[SYDNEY] Australia's retailers enjoyed another jump in sales in October, an outcome that augurs well for momentum in consumer spending going into the all-important Christmas shopping period.
The 0.5 per cent rise for October beat market forecasts for a 0.3 per cent uptick and marked the best three month period for sales since mid-2014. That was welcome news after a run of disappointing figures this week suggested the economy had all but stalled in the third quarter.
The robust numbers will help allay concerns about the risk of a more marked slowdown, or even recession, following weak numbers on business investment and construction.
Friday's data should also provide comfort to the Reserve Bank of Australia (RBA), given the retail sector has annual sales of A$290 billion (S$307 billion) and is the country's second-biggest employer with 1.25 million workers.
"It's a very solid result. It highlights that there has been a lift in overall activity. It's positive for inflation and for the economy as a whole," said Savanth Sebastian, economist at CommSec.
"The outlook for the retail sector is certainly better than it was six months ago and the Reserve Bank will be quite comfortable with these results."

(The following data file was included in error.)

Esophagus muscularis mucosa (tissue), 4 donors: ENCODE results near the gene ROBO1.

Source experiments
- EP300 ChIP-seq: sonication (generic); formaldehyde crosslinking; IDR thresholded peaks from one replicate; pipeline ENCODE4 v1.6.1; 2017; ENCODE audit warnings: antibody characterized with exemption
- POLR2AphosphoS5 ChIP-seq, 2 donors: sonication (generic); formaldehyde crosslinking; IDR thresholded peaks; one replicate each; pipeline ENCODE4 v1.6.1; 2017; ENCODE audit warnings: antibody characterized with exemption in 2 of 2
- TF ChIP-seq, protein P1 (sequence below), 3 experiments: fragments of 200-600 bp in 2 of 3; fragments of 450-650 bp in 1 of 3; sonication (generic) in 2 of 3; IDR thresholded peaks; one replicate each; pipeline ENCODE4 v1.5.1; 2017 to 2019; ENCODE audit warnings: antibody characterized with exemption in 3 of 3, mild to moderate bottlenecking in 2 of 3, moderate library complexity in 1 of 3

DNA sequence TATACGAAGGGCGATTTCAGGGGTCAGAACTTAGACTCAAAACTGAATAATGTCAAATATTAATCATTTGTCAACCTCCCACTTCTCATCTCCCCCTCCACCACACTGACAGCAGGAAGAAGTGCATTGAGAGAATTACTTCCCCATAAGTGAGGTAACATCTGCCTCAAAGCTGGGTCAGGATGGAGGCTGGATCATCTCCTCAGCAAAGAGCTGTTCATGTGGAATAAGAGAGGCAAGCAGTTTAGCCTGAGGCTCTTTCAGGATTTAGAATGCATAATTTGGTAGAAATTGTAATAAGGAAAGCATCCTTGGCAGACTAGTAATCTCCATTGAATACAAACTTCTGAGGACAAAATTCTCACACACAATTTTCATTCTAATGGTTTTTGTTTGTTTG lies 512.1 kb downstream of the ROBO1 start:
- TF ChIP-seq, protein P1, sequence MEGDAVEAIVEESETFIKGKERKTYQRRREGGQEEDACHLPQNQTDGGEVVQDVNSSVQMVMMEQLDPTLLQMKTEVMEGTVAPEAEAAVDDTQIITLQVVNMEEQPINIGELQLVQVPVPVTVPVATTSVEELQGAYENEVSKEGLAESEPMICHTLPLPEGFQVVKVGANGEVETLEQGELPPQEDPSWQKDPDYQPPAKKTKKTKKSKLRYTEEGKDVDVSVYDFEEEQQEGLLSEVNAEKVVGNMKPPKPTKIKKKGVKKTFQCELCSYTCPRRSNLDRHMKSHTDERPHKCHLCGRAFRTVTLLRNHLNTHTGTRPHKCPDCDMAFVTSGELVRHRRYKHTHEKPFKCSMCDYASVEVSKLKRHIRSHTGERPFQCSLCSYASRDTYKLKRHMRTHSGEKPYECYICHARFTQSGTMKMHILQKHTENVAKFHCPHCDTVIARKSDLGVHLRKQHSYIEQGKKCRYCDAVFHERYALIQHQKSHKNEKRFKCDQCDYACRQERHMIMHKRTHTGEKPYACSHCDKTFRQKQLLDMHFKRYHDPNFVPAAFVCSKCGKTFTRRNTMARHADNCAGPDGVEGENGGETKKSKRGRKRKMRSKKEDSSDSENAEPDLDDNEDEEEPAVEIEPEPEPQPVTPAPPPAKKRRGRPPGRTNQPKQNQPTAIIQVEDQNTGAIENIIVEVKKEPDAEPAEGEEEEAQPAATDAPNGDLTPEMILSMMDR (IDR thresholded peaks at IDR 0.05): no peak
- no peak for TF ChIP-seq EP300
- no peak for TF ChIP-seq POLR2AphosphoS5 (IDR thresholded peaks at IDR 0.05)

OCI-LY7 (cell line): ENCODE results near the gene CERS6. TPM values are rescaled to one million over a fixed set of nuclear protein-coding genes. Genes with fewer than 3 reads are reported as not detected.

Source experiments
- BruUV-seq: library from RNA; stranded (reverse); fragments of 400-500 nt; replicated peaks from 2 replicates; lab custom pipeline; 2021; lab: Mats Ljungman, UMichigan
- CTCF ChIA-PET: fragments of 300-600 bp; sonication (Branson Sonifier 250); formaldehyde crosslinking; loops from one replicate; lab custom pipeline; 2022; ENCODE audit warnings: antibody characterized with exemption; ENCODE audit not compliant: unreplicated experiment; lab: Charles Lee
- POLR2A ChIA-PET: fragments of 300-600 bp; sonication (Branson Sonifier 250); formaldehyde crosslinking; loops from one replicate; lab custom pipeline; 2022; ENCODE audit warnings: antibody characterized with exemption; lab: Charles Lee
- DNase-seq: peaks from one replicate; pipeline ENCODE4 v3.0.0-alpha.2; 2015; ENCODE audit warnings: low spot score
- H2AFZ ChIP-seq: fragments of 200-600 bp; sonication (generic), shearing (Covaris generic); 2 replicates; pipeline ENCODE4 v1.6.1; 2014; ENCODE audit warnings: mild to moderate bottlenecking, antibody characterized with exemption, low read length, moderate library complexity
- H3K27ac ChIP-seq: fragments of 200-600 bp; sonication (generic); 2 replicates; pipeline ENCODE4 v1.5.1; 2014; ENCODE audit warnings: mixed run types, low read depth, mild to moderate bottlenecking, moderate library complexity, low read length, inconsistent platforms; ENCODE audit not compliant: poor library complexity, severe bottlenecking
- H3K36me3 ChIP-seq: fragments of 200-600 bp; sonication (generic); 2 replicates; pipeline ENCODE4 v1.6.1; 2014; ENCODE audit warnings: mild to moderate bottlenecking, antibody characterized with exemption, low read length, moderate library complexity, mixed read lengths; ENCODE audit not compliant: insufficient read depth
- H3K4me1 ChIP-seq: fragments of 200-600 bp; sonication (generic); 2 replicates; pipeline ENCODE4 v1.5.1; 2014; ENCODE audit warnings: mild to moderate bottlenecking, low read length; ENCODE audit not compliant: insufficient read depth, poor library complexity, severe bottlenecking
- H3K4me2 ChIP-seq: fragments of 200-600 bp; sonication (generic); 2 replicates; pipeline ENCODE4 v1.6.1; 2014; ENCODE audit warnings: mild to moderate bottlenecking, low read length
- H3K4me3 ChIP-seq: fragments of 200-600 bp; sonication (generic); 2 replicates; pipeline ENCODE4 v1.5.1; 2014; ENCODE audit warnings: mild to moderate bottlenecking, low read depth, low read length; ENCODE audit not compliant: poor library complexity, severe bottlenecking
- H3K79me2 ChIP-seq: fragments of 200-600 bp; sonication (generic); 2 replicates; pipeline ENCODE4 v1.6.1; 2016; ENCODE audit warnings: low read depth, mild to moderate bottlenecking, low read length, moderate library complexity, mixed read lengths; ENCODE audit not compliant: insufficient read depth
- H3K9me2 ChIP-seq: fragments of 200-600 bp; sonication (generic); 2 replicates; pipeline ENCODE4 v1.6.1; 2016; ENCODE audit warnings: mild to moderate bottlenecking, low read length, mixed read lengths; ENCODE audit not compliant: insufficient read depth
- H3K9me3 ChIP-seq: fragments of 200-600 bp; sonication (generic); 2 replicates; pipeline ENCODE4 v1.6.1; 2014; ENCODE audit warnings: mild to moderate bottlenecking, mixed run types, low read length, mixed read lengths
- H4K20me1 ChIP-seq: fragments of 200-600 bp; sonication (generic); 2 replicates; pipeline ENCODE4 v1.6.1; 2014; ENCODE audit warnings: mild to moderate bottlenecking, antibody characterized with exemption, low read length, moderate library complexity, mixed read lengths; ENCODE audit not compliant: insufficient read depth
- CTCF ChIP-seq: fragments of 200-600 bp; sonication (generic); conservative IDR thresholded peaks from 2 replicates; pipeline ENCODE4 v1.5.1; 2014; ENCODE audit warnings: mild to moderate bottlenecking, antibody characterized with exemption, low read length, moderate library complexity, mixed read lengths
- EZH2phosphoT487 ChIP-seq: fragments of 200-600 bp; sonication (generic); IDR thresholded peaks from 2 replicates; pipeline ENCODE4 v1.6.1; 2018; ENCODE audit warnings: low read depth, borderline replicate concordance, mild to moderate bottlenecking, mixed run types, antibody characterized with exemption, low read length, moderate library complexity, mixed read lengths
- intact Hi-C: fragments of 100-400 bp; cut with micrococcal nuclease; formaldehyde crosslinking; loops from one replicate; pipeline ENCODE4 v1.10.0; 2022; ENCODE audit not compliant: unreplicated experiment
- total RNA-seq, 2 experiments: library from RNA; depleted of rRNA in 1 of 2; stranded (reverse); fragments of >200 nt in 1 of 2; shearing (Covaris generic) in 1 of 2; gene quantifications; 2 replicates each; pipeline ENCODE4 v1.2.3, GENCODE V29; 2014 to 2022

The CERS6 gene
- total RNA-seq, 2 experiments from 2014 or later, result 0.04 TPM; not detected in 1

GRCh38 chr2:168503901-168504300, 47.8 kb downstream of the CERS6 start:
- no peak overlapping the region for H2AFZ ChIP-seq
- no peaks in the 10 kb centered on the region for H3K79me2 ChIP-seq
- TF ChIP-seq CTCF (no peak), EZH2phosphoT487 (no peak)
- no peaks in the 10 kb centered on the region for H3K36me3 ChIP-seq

The Australian economy grew a brisk 3.3 per cent in the year to June, but faces the risk of a contraction last quarter for the first time in almost six years.
Data from the Australian Bureau of Statistics (ABS) out on Thursday showed sharp cutbacks in business investment while other indicators of domestic activity such as wages growth and employment have been feeble.
Core inflation is already at a record low of 1.5 per cent and looks like staying under the RBA's target band of 2-3 per cent for some time.
"This retail sales data is probably more forward looking than the recent indicators we've had. From that perspective, it looks like the economy is still doing relatively okay," Mr Sebastian added.
Friday's data showed household goods were driving sales with electrical and electronic goods retailing climbing 1.7 per cent while hardware, building and garden supplies gained 0.5 per cent.
Sales of clothing, footwear and personal accessories dipped 0.4 per cent, likely in part due to falling prices amid intense retail competition.
The ABS also produces an experimental measure of online retail sales which was very strong in October, surging 12.6 pct to top A$1 billion for first time since the series began.
The dollar value of sales has in part been undermined by very low inflation with prices for some goods, including food and electronics, falling over the past year.